In Jamaica, Prime Minister Portia Simpson’s government has imposed massive taxes on the people that include 25 percent on text books and wide ranging taxes on food and other items. In an article entitled: ‘Taxing Literacy and Poor People’s Food,’ columnist Mark Wignall expressed some satisfaction that Finance Minister Peter Phillips’ tax package did not include a sexual indulgence and enjoyment tax. Whatever happened to the recently promised ‘nice time again,’ he wondered.
Those who wear tinted party glasses will find fitting excuses for supposed people’s parties in Jamaica and St. Lucia governments to impose such harsh and punishing tax regimes on people who can least afford it. In the case of St. Lucia, certain items will be zero rated, but there is no escaping the fact that VAT will be a serious burden on all the people. Political parties who claim to represent poor people have an obligation to ensure that the imposition of taxes do not place the vulnerable at a greater disadvantage. There must be some safety nets and programs in place to mitigate the pain and to demonstrate the compassion and care of a people oriented government. Welfare is not a curse word when it is intended to cushion economic blows to those who are in need and desperately want a helping hand from a trusted government that it voted for. ‘En Rouge’ should not just be slogan, but a rallying cry for people’s participation in the processes of governance.
A people’s party must level with the people at all times. It should not offer pie in the sky promises and turn around and offer pain in the pocket. People’s parties are not about political expediency and political power at all cost. They must first count the cost. They must provide people with reasonable expectations, not dreams of better days, then turn around and deliver tax regimes that are in compliance with the dictates of financial institutions that couldn’t care less if those people have bread to eat. There are financial intuitions that are forcing regional countries into punitive monetary systems that they would never recommend for their countries of origin. The International Monetary Fund is one such institution. But when we fail to prepare our people to build, invent and create and instead depend on a shaky and uncertain tourism market to deliver us into a heavenly bliss of green bucks, then we are beholden to those who compel and command our fiscal policies.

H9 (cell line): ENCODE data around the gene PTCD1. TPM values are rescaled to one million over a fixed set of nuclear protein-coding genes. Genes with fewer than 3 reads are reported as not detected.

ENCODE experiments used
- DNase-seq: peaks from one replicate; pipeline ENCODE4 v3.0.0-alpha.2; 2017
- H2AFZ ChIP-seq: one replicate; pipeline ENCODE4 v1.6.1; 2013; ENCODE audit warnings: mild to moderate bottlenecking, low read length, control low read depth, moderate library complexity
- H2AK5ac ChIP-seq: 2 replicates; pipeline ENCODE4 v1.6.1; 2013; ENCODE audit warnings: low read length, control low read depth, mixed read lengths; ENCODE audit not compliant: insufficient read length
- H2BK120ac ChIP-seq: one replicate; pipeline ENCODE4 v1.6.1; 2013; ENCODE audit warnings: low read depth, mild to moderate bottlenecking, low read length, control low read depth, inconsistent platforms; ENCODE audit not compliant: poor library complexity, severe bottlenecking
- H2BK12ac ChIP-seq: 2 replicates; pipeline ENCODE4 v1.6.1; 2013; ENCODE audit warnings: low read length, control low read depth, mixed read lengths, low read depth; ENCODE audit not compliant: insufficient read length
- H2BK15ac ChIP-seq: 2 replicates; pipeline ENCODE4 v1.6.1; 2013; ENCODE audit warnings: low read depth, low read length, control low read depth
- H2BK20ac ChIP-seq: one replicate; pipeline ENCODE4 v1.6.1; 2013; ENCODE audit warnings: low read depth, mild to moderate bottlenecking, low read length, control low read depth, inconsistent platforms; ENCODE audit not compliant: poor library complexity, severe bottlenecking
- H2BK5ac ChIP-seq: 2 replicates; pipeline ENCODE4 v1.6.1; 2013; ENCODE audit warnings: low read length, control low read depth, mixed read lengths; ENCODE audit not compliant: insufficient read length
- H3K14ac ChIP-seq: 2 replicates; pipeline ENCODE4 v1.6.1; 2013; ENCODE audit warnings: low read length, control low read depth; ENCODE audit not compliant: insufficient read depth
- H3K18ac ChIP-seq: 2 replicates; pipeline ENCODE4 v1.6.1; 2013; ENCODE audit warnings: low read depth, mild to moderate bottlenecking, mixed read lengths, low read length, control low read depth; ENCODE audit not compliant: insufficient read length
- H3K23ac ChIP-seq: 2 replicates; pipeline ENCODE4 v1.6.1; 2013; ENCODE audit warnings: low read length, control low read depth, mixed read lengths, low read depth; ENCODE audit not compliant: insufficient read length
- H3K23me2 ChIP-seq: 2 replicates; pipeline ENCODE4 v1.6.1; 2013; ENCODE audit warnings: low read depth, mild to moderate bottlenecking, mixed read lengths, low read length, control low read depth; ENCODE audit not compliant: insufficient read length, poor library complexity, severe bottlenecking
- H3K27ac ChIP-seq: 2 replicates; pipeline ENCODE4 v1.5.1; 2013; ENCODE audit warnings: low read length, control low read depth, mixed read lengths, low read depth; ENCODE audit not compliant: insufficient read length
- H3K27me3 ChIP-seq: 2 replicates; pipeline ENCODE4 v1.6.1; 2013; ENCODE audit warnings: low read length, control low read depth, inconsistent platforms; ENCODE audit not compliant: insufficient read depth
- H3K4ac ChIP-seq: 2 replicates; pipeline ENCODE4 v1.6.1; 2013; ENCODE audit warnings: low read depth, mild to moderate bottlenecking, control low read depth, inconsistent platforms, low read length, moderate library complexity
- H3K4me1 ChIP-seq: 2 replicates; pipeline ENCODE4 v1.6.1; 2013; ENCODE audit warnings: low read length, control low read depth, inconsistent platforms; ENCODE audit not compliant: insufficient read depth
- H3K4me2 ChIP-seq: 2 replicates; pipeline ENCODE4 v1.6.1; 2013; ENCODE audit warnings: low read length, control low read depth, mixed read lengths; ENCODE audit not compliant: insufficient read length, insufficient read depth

Unless we learn the valuable lesson of controlling the means of production, a very communistic thing to say, we are doomed to be always at the altar of the mighty dollar. The trickle-down- theory of economic entanglement delivered a modern day recession and economic crisis that is still very present. So, ‘Better Days and Nice Time Again’ is catchy, exciting and hyped but is not an economic policy which will deliver sustainable economic development. We need to put our people to work by providing an education system that can reprogram our people to produce and invent and to come up with the next big thing in the world. Yes, we must get our seabed out of Grynbery’s litigious and sticky hands so that we can truly explore to see if there are any hidden treasures. We must redouble our efforts to make the land feed us to cut down dramatically on our import bills for which we must borrow to repay. Then there must be a massive education and literacy program to get those ignoramus views off the air waves and replace them with sensible dialogue and meaningful debates.
Finally, this is a small country and our problems are mainly created by our smallness of thought and our mental conditioning. And, if I should turn to Marley again: “None but ourselves can free our minds.” Maybe, what we truly need is not political parties but an association of ideas in a people’s assembly: men and women who cannot be bought or sold on the altar of partisanship, consumerism and religion. So, as it is in St. Lucia , so too is Jamaica. What telling similarities!
Unless we learn the valuable lesson of controlling the means of production, a very communistic thing to say, we are doomed to be always at the altar of the mighty dollar. The trickle-down- theory of economic entanglement delivered a modern day recession and economic crisis that is still very present. So, ‘Better Days and Nice Time Again’ is catchy, exciting and hyped but is not an economic policy which will deliver sustainable economic development.